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Well as none of us were there to see the exact unfolding of the incident i don't think it's possible to say for sure why the greyhound acted this way, given that he apparently is fine with (all to date?) other small dogs. But there again, we can't see how he normally interacts with small fluffy dogs, only the owner knows that.

 

Certainly sounds as though the bad approach of the small dog elicited the reaction.

 

I think some greys do self defend by picking up the other dog, yes it's their instinct if you will, same way that other guarding breeds may pin rude dogs as a way of subduing them, as 'pinning down' is their instinct (their 'job') I heard once of a small female grey who got rushed by a very rude boxer dog and she controlled the boxer by picking it up in her mouth, a whole boxer dog! that was not a prey drive incident, it was a greyhoundy way of subduing a very rude large dog without injuring it.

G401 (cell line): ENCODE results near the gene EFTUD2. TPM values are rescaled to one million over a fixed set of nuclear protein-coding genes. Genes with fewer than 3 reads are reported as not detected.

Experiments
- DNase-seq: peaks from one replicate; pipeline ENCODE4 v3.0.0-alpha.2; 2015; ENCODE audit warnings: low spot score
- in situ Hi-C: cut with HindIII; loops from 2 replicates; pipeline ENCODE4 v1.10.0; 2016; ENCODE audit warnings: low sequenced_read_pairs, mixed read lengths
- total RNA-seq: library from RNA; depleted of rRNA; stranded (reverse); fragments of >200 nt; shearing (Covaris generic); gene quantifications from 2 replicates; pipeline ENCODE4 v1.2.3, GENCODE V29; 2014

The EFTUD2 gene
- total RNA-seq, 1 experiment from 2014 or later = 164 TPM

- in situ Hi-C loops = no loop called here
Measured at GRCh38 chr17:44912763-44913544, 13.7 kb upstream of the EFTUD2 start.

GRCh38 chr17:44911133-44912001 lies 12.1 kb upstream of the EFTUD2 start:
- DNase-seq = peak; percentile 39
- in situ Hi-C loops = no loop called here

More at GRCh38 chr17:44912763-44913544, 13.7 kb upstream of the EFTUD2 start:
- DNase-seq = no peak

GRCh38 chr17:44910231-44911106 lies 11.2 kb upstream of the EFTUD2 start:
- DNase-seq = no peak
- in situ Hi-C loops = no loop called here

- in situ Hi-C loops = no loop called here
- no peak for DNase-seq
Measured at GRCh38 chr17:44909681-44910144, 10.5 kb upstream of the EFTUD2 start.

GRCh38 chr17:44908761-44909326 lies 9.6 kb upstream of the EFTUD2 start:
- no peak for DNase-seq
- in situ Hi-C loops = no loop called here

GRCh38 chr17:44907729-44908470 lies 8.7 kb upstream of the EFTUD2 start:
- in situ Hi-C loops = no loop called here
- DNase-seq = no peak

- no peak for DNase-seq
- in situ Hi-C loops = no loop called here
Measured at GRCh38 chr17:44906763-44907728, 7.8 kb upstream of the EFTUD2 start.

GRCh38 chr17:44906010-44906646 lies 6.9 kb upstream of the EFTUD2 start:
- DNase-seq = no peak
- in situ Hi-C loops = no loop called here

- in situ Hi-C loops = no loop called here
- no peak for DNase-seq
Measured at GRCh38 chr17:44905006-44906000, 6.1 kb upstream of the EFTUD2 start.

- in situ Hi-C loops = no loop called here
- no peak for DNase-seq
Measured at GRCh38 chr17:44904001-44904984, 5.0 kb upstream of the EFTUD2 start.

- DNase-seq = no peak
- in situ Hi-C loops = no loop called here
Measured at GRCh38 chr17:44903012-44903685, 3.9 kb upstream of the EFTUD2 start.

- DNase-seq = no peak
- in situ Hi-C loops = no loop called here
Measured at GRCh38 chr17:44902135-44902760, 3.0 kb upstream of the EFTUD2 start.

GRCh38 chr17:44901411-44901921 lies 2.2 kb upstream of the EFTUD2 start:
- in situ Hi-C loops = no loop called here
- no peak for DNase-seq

The shaking part does sound prey drive but again we can't see exactly what happened or how violent the shaking was. If the dog got away in one piece (how come the grey let go?) it seems as though it wasn't a full on prey drive 'attack' but yes these things can escalate, or start off as defensive and turn into something else.

 

It's pretty good advice to not allow rude or aggressive dogs to approach your dog, but often easier said than done.

 

in the case of a real dog attack by a loose dog, it happens in split seconds, no time to remove muzzles and you'd need to be mentally and physically prepared to react instantly to remove the offending dog by force before it gets to your dog.